If you want to lose weight, fall in laive, Sheru wrote almost a decade-and-a-half ago.
All of it was true, save a few stray facts to spice up the salad, a tradition Sheru is committed to uphold.
This particular buchi, very pyaari if a little bahut saari, fell in laive, but balma proved extremely beydardi. He did not give her the time and attention she craved.
The buchi yearned and yearned, and lost weight, much to her parents’ delight, and to the torment of a host of admirers springing up almost overnight at Metamorphosis.
Not surprisingly, the beau who had scorned her thence had as much chance as a moth drawn to a flame.
But no such luck for another member of the suffering sorority. Parents rejected Prince Charming.
Distraught, the buchi slashed her wrists. No fun living without someone you call zindagi, you see.
Terrified by the blood gushing out of her arms, her parents picked her up in theirs, and rushed to hospital, their prayers punctuated with thoughts of rishtadaran kiah wanav.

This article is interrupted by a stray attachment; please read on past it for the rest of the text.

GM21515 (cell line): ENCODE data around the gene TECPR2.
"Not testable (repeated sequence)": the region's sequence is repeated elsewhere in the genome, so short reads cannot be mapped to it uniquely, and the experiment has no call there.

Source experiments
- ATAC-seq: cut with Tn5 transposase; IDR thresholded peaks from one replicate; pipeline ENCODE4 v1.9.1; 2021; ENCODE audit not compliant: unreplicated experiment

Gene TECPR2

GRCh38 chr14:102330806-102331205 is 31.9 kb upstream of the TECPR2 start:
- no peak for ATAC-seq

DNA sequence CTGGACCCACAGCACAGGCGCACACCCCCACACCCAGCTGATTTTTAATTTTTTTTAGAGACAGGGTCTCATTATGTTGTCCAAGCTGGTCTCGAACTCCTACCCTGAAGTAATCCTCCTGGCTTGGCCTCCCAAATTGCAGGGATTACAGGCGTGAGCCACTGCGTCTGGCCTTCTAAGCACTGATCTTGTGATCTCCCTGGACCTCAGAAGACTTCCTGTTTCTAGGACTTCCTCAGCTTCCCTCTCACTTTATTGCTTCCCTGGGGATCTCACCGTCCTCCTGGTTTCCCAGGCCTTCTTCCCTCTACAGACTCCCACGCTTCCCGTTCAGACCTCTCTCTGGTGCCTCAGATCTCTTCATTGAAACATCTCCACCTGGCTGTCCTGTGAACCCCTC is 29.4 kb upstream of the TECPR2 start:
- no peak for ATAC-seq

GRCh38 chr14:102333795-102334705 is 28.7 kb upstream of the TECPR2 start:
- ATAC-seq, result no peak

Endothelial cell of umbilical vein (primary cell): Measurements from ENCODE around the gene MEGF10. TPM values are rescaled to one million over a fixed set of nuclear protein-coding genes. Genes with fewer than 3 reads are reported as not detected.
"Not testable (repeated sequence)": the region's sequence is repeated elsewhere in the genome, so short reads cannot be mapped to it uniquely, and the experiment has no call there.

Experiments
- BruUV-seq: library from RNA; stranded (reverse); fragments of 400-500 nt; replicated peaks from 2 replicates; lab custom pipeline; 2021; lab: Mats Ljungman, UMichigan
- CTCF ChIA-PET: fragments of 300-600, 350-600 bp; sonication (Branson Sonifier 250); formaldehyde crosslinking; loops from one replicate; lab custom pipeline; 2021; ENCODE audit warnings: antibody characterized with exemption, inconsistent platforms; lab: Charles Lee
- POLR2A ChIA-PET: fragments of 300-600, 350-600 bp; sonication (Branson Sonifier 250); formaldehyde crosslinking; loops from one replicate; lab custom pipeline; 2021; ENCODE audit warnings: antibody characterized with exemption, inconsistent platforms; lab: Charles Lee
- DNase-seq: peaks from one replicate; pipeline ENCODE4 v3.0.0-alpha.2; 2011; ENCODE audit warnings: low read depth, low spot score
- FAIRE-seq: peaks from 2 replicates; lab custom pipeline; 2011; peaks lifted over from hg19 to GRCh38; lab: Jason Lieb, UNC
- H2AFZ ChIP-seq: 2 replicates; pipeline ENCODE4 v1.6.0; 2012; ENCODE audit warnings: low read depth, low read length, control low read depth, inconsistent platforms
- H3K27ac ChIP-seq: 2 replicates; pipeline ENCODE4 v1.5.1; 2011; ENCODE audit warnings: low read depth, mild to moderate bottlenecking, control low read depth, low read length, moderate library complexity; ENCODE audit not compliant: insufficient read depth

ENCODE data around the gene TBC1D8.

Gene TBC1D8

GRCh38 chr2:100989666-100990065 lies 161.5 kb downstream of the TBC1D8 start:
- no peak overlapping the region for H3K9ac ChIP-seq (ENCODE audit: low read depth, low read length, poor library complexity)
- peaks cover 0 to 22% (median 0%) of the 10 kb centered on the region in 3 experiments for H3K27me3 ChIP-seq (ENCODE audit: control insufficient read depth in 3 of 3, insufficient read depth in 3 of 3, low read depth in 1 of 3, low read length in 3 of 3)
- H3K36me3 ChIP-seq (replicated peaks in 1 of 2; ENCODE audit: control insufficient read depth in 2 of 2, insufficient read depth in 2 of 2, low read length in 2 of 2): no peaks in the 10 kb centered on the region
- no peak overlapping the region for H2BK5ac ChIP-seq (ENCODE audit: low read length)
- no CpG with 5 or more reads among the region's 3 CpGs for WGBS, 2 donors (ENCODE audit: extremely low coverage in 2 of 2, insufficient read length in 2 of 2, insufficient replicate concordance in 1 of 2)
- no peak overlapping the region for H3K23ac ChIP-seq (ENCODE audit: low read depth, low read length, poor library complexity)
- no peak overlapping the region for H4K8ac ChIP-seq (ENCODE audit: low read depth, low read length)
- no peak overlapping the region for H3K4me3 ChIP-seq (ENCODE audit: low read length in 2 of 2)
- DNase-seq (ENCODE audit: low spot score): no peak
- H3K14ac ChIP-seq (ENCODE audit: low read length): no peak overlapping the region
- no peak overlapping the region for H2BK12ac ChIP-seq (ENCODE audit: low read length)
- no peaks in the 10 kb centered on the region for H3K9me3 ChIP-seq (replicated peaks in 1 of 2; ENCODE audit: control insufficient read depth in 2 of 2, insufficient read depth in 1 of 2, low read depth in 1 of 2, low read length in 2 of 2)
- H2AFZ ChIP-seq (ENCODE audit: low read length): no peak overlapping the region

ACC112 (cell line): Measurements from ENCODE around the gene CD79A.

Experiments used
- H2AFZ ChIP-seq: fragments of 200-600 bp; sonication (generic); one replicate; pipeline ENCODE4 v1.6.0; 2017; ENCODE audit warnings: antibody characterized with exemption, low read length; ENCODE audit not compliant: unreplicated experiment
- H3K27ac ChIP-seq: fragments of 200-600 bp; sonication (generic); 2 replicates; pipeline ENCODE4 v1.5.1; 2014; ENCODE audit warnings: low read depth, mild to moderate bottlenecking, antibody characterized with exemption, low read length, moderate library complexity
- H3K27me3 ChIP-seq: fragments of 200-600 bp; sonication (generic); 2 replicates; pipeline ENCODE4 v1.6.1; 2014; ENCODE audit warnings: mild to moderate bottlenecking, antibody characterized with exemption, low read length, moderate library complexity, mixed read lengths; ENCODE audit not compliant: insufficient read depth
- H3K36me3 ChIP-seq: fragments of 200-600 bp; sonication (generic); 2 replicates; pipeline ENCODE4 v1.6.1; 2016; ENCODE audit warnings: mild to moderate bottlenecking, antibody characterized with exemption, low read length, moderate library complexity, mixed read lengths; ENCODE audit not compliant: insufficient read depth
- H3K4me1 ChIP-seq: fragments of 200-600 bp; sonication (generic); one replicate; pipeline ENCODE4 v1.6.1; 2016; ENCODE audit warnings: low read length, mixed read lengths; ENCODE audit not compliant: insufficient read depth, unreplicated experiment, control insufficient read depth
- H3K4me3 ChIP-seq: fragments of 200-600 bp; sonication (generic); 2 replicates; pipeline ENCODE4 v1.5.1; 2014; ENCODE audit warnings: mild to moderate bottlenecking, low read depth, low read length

What relative spin to put on the story, in today’s language.
Doctors worked on her blood vessels, and saved her life.
And Daddy-Mummy accepted her Prince Charming.
When Sheru visited for congratulations, the buchi mistook the mubarrak for her daring act.
For, Sheru has this reputation of seeing through all art and craft.
But Sheru solemnly affirms that his felicitation was innocent of any such implication.
Anyway, the buchi winked
“You know,” she said. “I had made only a superficial cut on my arm. It was not dangerous, and it worked.”
She must have been a rare one. Because suicide, whether in acts or in resolutions, does not always pass the floor test.
As in the case of the buchi who had a boyfriend, and Mummy-Daddy had other thoughts – a groom of their choice, whom they engaged her to.
Like a true Bollywood heroine, the buchi rushed to her beau, and gave him the disturbing news.
He was furious.
This was an unforeseen development, but the buchi adapted admiringly:
“Do something, or ba khemaiy zahar,”
“martch wangan tagnay na khen, zahar kath khekh,” he jeered, and walked away.
He was right.
Back home, the buchi had a hearty meal, and was married exactly two months later – jo maan-baap ki pasand, woh meri pasand kind of thing.
As usually happens in such cases, the nakaam aashiq came to Sheru for solace.
Sheru’s shoulders are for all to cry on – waqf ba naam-e-majroohaan-e-mohabbat.
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